To direct the Secretary of the Interior to conduct a study to determine the feasibility of establishing the Columbia-Pacific National Heritage Area in the States of Washington and Oregon
STATEMENT OF JOHN WESSELS, ACTING ASSISTANT DIRECTOR, BUSINESS SERVICES, NATIONAL PARK SERVICE, DEPARTMENT OF THE INTERIOR, BEFORE THE SUBCOMMITTEE ON NATIONAL PARKS OF THE HOUSE COMMITTEE ON RESOURCES, CONCERNING H. 5485, TO AUTHORIZE THE SECRETARY OF THE INTERIOR TO CONDUCT A STUDY TO DETERMINE THE FEASIBILITY OF ESTABLISHING THE COLUMBIA-PACIFIC NATIONAL HERITAGE AREA IN THE STATES OF WASHINGTON AND OREGON.
Mr. Chairman, thank you for the opportunity to provide the Department of the Interior’s views on H.R. 5485, a bill to authorize the Secretary of the Interior to conduct a study to determine the feasibility of establishing the Columbia-Pacific National Heritage Area in the states of Washington and Oregon.
The Department supports enactment of H.R. 5485. The study would cover four counties close to the confluence of the Columbia River and the Pacific Oceans where there is a wealth of cultural, natural, and scenic resources as well as strong, broad-based local support for protecting and promoting these resources. The study requirements specified in H.R. 5485 are consistent with the criteria for National Heritage Area studies that are included in the Administration legislative proposal for a National Heritage Area program that was transmitted to Congress in July. While the Department supports the authorization of this study, we also believe that any funding requested should be directed first toward completing previously authorized studies. There are currently 29 authorized studies that have not been completed.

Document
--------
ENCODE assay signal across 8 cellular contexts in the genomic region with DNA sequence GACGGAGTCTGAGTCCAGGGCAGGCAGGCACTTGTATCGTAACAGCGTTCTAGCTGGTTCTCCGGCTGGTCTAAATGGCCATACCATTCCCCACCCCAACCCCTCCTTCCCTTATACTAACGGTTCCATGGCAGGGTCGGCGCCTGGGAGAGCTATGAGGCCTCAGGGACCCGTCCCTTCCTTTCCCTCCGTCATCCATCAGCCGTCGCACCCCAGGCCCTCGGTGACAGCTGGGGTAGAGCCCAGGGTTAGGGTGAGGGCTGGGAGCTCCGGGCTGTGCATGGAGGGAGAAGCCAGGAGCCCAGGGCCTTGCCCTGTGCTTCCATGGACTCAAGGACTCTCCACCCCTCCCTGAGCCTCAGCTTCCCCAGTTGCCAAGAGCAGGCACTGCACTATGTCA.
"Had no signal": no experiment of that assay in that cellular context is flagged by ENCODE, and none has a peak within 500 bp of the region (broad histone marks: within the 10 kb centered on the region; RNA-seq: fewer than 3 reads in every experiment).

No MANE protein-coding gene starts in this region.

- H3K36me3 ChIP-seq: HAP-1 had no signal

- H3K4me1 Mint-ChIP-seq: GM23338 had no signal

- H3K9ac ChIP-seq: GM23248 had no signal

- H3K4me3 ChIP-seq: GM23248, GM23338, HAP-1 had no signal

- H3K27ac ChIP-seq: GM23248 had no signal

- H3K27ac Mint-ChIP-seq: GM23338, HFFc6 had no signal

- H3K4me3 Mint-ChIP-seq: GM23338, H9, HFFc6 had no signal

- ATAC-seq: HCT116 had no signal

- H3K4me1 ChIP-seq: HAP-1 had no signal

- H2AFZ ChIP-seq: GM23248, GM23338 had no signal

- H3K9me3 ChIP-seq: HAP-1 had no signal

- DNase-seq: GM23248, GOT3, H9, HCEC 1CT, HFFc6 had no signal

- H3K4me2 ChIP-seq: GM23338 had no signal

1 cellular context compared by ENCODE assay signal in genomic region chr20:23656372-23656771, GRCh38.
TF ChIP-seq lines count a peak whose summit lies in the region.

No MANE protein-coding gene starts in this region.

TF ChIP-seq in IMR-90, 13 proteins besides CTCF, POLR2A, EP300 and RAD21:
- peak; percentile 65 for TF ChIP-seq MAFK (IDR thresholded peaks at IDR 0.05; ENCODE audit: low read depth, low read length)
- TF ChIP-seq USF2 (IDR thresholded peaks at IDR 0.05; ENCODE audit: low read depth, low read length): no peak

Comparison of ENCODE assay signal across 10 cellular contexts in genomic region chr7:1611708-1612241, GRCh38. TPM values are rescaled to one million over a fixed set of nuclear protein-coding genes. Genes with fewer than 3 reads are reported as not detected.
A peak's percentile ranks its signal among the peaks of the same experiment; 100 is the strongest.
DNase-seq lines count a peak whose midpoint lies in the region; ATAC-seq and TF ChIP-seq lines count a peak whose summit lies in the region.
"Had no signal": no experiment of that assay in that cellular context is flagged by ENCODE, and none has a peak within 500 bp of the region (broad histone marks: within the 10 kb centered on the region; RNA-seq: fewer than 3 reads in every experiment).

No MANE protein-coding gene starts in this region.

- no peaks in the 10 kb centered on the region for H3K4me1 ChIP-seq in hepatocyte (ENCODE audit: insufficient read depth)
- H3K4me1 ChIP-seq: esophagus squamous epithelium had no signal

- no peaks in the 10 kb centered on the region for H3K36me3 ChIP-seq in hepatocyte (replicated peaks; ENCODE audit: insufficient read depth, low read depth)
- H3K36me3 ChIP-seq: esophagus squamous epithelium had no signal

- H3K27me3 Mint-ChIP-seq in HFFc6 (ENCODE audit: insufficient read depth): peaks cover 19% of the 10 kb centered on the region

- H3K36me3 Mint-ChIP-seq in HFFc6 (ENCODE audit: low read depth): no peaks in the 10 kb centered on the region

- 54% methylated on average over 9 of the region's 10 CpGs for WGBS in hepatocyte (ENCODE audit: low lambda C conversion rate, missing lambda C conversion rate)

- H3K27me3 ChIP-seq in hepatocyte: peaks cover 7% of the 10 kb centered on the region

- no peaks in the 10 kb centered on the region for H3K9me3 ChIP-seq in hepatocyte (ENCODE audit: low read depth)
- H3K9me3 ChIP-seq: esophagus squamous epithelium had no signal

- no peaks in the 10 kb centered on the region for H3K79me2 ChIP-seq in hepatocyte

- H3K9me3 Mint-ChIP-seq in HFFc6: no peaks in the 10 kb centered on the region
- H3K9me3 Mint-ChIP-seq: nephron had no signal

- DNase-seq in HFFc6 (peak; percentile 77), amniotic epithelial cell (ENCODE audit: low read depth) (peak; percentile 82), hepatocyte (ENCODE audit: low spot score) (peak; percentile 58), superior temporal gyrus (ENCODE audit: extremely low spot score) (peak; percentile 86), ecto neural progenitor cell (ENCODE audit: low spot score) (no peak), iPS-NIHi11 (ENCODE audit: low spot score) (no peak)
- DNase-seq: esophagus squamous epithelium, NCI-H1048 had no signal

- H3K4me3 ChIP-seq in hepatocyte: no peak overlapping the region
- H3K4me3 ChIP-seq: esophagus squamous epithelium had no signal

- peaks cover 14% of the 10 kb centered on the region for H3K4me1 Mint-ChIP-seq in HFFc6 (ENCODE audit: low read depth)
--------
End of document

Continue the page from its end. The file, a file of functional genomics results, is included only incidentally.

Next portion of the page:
Where the mighty Columbia River meets the Pacific Ocean, a unique confluence of American history unfolds. For many millennia, the broad, fog-shrouded, and dangerous Columbia River served as the home to the Chinookan people. Over the years, the Chinook, Clatsop, Willapa, Wiakakum and Cathlamet people developed a rich and complex society based upon trade and the use of the abundant natural resources. These people continue to live and work to keep their culture alive throughout the region.
The entrance yielded to 18th Century maritime and continental explorers after Captain Sir Frances Drake and Captain Cook sailed off the coast in search of the fabled Northwest Passage. In 1792, the first ship under United States command in the Pacific Ocean, the Columbia Rediviva, was the first non-native ship to enter the mouth of the great river of the west. Captain Robert Gray named the four-mile-wide river after his ship. Two months later, British Captain George Vancouver sailed up the Columbia River and claimed both banks of the river for England. This created international tensions over disputed territory that would remain unresolved for over 50 years.
International commerce flourished as American and European ships sought to trade with the Chinook for furs. Ships would travel around Cape Horn, trade for furs along the Columbia, then sail to China where the furs would be traded for silk, spices, porcelain, and other goods.